The government has released its consultation document on the operational separation of Telecom into three separate business units, making it clear all current and future network assets will be held by the network business unit.
The move is aimed at delivering "increased competition and efficient investment in infrastructure and services", the government says.
Noting New Zealand's position near the bottom of the OECD's broadband and telecommunications tables, Communications Minister David Cunliffe says it became clear that "without significant change to the competitive environment, our poor performance was destined to continue".
The consultation document is a requirement of Part 2A of the Telecommunications Amendment Act, which sets out the process for the minister to approve "binding and enforceable" operational separation undertakings made by Telecom.
The minister can also issue determinations of further requirements, over and above those in the act, with which Telecom's operational separation plan must comply.
Consultation on draft will be conducted over the next three weeks, with submissions to be provided to the Ministry of Economic Development no later than 5.00pm on Friday 27 April.
Cunliffe itemised the goals of separation in a statement released today. these are: To promote competition in telecommunications markets for the long-term benefits of end-users of telecommunication services in New Zealand; to require transparency, non-discrimination, and equivalence of supply in relation to certain telecommunications services; to facilitate efficient investment in telecommunications infrastructure and services.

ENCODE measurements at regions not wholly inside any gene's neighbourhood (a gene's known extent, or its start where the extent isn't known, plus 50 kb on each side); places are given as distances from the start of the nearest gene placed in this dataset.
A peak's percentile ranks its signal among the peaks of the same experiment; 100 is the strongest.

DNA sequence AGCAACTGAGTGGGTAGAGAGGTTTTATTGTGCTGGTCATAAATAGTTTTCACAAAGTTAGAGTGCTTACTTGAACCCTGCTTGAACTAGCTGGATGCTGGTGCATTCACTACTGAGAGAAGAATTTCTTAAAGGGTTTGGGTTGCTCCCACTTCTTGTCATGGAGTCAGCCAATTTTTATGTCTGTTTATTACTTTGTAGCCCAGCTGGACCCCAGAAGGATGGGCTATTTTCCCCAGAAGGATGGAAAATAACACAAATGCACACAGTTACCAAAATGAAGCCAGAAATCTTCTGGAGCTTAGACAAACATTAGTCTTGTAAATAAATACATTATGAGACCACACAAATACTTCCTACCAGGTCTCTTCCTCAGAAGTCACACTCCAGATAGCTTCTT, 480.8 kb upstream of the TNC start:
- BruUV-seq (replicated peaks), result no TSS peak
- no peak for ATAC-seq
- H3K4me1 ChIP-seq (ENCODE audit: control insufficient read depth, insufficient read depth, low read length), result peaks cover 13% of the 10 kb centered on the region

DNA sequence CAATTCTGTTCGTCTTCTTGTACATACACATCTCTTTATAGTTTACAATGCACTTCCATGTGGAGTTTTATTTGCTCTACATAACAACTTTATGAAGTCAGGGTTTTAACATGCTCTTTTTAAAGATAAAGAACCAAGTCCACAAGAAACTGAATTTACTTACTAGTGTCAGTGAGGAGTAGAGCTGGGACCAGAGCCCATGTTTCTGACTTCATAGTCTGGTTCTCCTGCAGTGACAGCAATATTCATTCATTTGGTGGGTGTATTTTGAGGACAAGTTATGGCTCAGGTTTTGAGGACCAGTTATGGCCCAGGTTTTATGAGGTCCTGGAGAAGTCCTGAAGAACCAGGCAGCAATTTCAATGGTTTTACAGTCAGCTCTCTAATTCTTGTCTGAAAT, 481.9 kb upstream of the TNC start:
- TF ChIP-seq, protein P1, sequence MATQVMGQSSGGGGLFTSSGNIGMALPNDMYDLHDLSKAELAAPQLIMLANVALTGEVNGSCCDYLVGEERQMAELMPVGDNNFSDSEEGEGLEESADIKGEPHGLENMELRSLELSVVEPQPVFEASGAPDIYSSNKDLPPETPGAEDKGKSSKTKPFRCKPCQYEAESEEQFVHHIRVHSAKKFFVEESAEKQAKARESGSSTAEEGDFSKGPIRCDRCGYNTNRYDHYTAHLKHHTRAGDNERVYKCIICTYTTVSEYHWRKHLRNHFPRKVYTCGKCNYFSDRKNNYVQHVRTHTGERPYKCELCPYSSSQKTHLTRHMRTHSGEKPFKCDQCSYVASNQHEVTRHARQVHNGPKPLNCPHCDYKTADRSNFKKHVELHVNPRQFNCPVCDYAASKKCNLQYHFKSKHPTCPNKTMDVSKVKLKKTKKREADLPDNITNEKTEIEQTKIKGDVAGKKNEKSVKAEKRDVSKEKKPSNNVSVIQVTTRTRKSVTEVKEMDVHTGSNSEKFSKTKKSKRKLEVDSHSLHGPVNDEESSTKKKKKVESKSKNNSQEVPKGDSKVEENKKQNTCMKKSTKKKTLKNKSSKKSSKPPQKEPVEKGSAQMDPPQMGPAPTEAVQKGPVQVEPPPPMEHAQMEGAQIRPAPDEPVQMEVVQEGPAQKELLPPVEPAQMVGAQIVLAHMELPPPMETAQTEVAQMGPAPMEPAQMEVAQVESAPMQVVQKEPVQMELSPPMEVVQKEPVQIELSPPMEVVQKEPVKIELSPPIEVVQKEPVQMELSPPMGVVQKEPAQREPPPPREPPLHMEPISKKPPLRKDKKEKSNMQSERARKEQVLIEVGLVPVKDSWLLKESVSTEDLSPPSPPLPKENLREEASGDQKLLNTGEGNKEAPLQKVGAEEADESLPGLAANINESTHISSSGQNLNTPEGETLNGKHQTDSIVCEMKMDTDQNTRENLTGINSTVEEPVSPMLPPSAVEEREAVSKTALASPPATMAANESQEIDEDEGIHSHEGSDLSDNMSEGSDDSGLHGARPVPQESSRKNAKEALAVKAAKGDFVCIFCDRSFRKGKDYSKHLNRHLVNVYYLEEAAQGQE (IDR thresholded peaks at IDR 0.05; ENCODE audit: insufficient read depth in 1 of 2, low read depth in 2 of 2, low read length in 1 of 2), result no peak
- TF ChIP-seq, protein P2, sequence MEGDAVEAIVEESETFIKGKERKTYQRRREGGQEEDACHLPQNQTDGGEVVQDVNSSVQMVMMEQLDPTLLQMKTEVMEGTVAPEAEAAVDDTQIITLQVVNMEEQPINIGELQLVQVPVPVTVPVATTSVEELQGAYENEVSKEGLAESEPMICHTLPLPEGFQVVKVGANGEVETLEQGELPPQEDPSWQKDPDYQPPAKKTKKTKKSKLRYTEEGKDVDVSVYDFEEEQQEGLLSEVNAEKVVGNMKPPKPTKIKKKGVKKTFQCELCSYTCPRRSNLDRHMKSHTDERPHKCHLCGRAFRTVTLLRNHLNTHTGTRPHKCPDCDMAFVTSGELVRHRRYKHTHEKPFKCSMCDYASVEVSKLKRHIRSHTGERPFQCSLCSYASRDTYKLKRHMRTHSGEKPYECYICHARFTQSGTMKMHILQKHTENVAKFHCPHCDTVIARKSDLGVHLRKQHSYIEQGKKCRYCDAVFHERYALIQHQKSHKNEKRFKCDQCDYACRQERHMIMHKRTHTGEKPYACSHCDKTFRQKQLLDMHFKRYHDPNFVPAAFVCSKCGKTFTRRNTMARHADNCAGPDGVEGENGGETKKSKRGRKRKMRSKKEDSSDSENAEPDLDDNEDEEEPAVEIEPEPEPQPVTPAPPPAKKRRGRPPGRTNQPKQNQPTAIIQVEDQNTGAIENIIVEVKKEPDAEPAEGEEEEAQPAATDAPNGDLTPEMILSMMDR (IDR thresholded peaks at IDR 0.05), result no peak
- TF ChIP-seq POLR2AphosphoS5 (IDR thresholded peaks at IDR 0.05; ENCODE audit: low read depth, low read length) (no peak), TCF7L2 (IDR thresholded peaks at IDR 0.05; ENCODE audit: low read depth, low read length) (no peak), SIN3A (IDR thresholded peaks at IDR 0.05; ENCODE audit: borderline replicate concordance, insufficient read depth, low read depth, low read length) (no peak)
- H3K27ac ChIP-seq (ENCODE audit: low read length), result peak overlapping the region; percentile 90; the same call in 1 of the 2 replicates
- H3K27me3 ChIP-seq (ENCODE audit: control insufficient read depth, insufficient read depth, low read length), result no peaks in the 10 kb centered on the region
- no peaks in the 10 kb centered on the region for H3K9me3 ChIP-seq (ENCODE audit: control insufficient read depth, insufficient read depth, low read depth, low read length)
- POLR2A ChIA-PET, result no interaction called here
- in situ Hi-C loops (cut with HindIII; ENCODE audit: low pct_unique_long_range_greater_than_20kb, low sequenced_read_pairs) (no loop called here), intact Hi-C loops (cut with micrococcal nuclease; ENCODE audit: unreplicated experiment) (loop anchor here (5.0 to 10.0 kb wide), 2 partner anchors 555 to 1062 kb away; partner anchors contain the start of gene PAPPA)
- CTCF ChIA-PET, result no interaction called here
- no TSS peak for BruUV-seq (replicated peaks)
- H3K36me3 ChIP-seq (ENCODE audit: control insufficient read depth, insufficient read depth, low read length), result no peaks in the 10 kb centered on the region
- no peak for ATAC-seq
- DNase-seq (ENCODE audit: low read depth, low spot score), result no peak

To do that,Telecom will be separated into an access network unit, a wholesale unit and a retail unit.
The network unit will control the local access loop and backhaul assets, "including existing and future fibre and wireless access assets" the government says.
An independent oversight group will ensure the undertakings are implemented.
"The operational separation is expected to have a positive benefit on the competitive landscape by removing many of the opportunities and incentives for discriminatory behaviour by Telecom," the statement says.
"This, along with the improved transparency of costs and information that separation will deliver, will have a positive overall impact on competition and investment confidence by entrants, which in turn is expected to stimulate new investment."